Fabric is among the materials most susceptible to fire. With appropriate fire retardant treatment, these textiles could have their chance of catching fire greatly minimized.
There are a number of items in households or offices that could be classified within the highly combustible category; they are carpets, upholstery, garments, bed sheets, and the most ubiquitous fire starter is undoubtedly the curtain, which often accompanies every home. The idea of applying fire resistant treatments to these items then is to make them become less inflammable, prevent fire from spreading easily, and ultimately save lives.
In general, almost all fabrics can be treated to become fire retardant. However take notice that some textile material like those made of 100% nylon, acetate or acrylic cannot be treated. And there have been observations that textiles that are Teflon coated may not respond optimally to this treatment. This is the reason why professional applicators of flame retardant coatings sometimes request for test samples, before any comprehensive treatment is applied.
So what goes into a fire resistant product? In a sense, chemicals; or chemicals that are effective to curtail the spreading of fire. One such product is called polymeric coupling agent, or simply a coupling agent. This is a polymer itself but it functions to fill in organic fillers to the polymer found in synthetic fabrics. These compounds can be Talc, Glass Fibers, Calcium Carbonate, or a flame retardant like ATH (Aluminum Trihydrate) or what is also known as Mg(OH)2 (magnesium hydroxide).
These fillers serve multi-pronged purposes; sometimes to bring down the production cost (as in the case of Calcium Carbonate, Talc), to add strength to the fabric (glass fibers, Calcium Carbonate) and finally to make it fire resistant (ATH, Mg(OH)2), so it won’t burn or spread as easily when comes into contact with a fire.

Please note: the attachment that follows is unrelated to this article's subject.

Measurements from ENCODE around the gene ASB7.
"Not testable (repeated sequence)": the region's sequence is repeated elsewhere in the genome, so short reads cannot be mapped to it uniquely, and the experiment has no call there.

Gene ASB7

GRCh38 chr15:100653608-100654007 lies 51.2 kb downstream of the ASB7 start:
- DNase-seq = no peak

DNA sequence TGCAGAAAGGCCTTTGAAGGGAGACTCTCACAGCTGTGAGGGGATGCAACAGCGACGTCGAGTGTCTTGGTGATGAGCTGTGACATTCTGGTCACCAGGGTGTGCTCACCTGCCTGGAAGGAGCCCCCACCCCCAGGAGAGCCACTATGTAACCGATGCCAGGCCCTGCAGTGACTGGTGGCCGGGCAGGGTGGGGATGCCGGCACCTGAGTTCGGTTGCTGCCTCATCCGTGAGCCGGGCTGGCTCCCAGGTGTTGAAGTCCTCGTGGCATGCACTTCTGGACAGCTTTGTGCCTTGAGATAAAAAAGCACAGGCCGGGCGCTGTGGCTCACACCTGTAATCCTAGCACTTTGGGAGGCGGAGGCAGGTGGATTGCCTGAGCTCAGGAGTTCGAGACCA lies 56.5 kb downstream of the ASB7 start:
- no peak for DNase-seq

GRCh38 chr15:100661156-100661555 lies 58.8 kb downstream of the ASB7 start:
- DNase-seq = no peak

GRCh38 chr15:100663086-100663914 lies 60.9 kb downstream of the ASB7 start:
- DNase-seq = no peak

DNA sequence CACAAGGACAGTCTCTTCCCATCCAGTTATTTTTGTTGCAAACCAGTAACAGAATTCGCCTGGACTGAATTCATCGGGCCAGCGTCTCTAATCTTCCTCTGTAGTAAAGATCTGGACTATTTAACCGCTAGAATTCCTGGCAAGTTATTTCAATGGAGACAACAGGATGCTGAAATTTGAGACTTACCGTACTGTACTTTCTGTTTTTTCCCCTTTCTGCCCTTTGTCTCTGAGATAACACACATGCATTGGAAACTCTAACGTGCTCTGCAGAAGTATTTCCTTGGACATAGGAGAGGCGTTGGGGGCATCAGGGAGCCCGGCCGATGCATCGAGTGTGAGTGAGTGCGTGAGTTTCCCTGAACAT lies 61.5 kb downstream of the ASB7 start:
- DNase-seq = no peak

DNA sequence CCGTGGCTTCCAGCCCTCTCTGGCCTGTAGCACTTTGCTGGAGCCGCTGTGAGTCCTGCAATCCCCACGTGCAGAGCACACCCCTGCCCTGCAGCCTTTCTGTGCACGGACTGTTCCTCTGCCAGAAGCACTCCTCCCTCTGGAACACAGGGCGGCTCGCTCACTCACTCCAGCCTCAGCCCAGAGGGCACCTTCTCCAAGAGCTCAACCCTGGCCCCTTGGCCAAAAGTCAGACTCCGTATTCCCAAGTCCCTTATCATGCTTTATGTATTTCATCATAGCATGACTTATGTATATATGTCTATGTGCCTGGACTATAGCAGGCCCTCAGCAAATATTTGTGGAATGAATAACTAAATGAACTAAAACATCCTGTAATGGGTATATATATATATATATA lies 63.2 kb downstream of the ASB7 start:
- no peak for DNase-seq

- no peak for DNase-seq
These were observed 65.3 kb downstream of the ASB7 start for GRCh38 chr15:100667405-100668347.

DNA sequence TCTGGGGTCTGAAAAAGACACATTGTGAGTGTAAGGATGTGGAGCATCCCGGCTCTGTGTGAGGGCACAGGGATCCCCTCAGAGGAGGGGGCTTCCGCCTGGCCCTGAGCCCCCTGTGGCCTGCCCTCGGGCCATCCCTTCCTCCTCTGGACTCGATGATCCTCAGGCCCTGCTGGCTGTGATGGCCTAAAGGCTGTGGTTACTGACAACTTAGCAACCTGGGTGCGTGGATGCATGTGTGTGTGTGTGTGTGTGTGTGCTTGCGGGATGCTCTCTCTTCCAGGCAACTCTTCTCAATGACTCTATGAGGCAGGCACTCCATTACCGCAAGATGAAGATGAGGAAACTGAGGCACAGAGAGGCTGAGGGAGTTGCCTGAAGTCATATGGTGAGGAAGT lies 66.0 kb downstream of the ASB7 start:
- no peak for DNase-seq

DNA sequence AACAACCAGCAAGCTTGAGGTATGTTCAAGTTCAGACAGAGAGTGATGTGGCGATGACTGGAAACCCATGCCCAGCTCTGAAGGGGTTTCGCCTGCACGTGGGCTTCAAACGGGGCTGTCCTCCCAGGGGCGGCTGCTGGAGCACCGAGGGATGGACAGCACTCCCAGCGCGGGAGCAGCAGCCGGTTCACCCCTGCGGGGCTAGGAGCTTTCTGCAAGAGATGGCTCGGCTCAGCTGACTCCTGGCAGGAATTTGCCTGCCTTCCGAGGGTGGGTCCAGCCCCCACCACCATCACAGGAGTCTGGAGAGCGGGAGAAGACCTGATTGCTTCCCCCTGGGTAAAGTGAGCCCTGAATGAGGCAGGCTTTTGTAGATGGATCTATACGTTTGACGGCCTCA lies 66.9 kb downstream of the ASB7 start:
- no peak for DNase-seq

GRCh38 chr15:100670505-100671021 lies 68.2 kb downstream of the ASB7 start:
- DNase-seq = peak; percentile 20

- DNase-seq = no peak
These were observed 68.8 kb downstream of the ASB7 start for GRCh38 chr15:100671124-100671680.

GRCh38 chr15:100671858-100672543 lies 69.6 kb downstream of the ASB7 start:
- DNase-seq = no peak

Generally commercial organizations and public institutions make up the largest pool of users who seek out such fire retardant applications. Thanks to better public awareness, there is now a growing trend among households in wanting to bring this protection to their houses and apartments. After all, there are a lot of household items that are fire hazardous, as mentioned earlier.
For fabric treatment, most applicators would recommend water-soluble agents. Nowadays, applicators are able to carry out the coating off-site or on-site, providing further convenience.
There is also no concern about such application leaving ugly residues or affecting the texture of the fabric. It is a tested and proven practice on a great variety of materials. If there are doubts about the materials/chemicals that go into your fabric, a quick and simple test can be easily administered by the applicator with a test sample.
You will find that your little investment in fire retardant treatment is worthwhile; not only does it act as some sort of insurance to your home, it can potentially save lives, those of your love ones and yourself.